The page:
S.J. Lawrence

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THR EUREKA RIOTS. The fol!owing "Reminiscences of the 'Early 'Goldfields," by Mr S. J. Lawrence, of Wangaratta, will, no doubt, prove interesting reading: Mr Lawrence is a colonist of 69 years and witnessed many of the stirring occurances in the early days at lBallerat and other gold fields, including the Eureka riots. As a lad with his father, he was among the first arrivals at Ballarat. Diggers licenses were issued at 30s per month, and this price Was considered so high by the men that they expressed dissatisfaction. The sizes of the claims as allowed, by the regulations were:: One man, 8 feet square ; two men, 8 by 12 feet; three men, 8 by 16 feet; four men, 16 by 16 feet; and eight men, 24 by 24 feet, the last mentioned being the maximum. The diggers were subjected to many insults and cruelties in the collection of the fees, and were in many instances chained to logs it they could not produce their licenses. On many occasions they were unable to preduce their licenses-sometimes when changing their clothes after working in deep sinkings they would leave them in their pockets and they were consequently taken off to prison for digging without a license. With reference to the murder of Scobie and the burning of Bentley's Eureka Hotel, Scobie and Bentley had been drinking together and they had a difference. Scobie left the hotel but returned, and finding the place closed he kicked at the door. Bentley rushed out through the back, and seizing a spade went after Scoble, anid overtaking him cut him down with the implement. Bentley was 'tried' for murder, and was acquitted. This incensed the feelings of the diggers, and they gathered in great force in front of Bentley's hotel, but Bentley seeing that trouble was brewing escaped by a back door and mounting a horse rode to the police quarters. The indignation of the crowd, at seeing him gallop off, was intense and the hotel was fired and allowed to burn to the ground. The corruption of the Government officials in endeavoring to screen Bentley, and the burning df the Eureka hotel, left an impres sion on the diggers' minds which led to reforms. So little confidence hail the dig gers in the administration of justice that they actually formed a committee to prose cute the murderer of Scobie, and Bentley was on a second trial sentenced to 2 years imprisonment. Three persons were ar rested for the burning of the hotel, but a committee was organised by the diggers to defend them. The prisoners were sent to gaol for different terms. In November, 1854, a public meeting was held and the dig. gers burned their licences and resolved to take out no more. Next day the police and military went out looking for licences, and a digger, who had burnt his, was running away, when he was shot down. The news spread quickly, and the cry of 'to arms" was heard. Meetings were held, and on the lst December, 1500 men met on Bakery Hill. The man marched to Eureka, and later on arms were procured. They met in the ens closure, ready and willing to use their arms in defence of their rights. Government spies were now mixing with the volunteers and betraying their movements. At mid night only 120 men were in the enclosure. At 3 a.m. on Sunday, 3rd December, these men were attacked by the Military. About 70 diggers had guns. 30 had pistols and 20 had picks. The odds were three to one against them, but the diggers did their duty, "Fourteen of them were killed and 8 others mortally wounded, amongst, them being Peter Lalor, who lost his arm. Mr Lawrence then goes on to describe in more detail the scenes after the battle, and concludes by saying that from the blood shed in defence of the diggers' rights at Eureka sprang the emanciaption of the diggers from the despotism of the powers then existing, and the young Australians were now reaping the benefit.[1]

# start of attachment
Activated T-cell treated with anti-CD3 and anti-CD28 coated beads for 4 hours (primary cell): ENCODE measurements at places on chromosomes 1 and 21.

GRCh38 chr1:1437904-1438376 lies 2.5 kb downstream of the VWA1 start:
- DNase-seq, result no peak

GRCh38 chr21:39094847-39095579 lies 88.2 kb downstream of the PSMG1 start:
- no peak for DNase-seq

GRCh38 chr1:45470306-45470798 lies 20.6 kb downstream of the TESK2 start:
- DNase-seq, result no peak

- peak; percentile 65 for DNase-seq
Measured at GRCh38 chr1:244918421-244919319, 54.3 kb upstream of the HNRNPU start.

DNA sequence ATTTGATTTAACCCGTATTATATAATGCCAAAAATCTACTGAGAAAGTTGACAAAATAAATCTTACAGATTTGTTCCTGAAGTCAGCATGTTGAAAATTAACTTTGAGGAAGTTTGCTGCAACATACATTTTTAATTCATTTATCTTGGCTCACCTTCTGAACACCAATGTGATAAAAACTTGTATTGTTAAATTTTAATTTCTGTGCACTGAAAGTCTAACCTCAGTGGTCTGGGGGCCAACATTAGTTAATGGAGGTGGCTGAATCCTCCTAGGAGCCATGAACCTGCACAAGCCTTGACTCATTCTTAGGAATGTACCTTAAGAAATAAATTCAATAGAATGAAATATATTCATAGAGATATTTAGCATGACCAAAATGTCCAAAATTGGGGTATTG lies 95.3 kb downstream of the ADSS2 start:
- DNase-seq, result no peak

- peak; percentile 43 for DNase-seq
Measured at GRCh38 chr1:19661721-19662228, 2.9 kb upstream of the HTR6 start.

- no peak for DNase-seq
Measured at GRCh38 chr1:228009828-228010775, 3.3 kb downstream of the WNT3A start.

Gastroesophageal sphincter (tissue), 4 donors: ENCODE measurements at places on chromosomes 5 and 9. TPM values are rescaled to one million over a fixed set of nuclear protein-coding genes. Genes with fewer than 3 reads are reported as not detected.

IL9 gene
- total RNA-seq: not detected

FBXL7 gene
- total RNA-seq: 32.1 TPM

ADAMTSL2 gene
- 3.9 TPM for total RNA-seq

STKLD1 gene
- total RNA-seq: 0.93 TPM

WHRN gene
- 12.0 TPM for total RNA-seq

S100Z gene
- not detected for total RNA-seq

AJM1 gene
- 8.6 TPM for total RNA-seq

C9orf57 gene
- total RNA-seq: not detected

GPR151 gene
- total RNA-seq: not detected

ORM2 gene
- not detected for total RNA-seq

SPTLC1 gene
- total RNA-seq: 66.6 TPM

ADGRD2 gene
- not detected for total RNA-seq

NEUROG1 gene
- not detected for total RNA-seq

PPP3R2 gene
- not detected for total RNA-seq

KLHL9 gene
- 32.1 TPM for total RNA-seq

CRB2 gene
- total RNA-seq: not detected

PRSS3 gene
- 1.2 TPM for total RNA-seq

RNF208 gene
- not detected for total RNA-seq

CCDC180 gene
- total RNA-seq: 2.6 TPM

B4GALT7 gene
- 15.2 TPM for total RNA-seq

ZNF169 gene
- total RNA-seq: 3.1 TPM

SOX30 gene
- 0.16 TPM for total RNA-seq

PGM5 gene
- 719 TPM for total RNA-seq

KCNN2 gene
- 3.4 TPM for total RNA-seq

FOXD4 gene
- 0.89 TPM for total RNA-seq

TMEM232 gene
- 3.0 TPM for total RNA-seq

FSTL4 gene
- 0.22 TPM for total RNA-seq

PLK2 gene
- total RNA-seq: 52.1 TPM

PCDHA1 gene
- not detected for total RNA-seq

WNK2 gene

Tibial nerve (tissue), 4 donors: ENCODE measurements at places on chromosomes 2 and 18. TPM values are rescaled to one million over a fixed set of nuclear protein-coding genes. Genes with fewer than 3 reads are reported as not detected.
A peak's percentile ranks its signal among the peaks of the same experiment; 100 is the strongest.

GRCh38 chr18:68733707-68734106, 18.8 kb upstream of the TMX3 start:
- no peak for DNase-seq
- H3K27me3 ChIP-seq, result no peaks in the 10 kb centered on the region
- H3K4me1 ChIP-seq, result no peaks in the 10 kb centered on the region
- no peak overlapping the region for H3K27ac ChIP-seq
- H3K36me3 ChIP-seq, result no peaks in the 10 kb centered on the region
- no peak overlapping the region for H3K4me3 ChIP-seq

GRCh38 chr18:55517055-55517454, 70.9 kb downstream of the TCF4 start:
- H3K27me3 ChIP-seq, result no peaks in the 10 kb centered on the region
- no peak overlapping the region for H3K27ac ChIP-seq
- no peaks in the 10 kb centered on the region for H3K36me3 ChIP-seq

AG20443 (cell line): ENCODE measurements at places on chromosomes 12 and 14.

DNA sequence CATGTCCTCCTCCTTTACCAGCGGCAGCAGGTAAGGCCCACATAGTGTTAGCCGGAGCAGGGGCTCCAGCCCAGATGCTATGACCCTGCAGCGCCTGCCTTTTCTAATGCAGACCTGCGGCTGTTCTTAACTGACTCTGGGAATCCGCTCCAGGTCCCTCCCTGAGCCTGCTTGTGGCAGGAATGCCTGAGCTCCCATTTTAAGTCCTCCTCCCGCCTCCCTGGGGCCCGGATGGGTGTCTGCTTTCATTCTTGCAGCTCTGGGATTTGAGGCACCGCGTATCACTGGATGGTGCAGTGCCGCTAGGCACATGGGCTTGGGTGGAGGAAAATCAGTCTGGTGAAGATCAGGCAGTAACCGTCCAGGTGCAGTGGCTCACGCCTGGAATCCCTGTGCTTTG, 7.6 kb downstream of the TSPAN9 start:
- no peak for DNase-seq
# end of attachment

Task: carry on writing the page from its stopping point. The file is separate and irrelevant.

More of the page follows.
Mr. S. J. Lawrence, who came to Australia with his parents in 1848 when twelve years of age, died at a private hospital in Wangaratta on Sunday from an internal complaint, from which he had been sufferlng for twelve mouths. He went to Ballarat at the outbreak of thoe gold diggings, and wittnessed the Eureka riots. He entered upon farming pursuits at Whitfield 25 years ago, but for the last 20 years he has been living a retired life, principally with his son, Mr. S. C. Lawrence.[2]

Also See



  1. The North Eastern Ensign, 06 September 1907.
  2. Benalla Standard, 30 July 1920.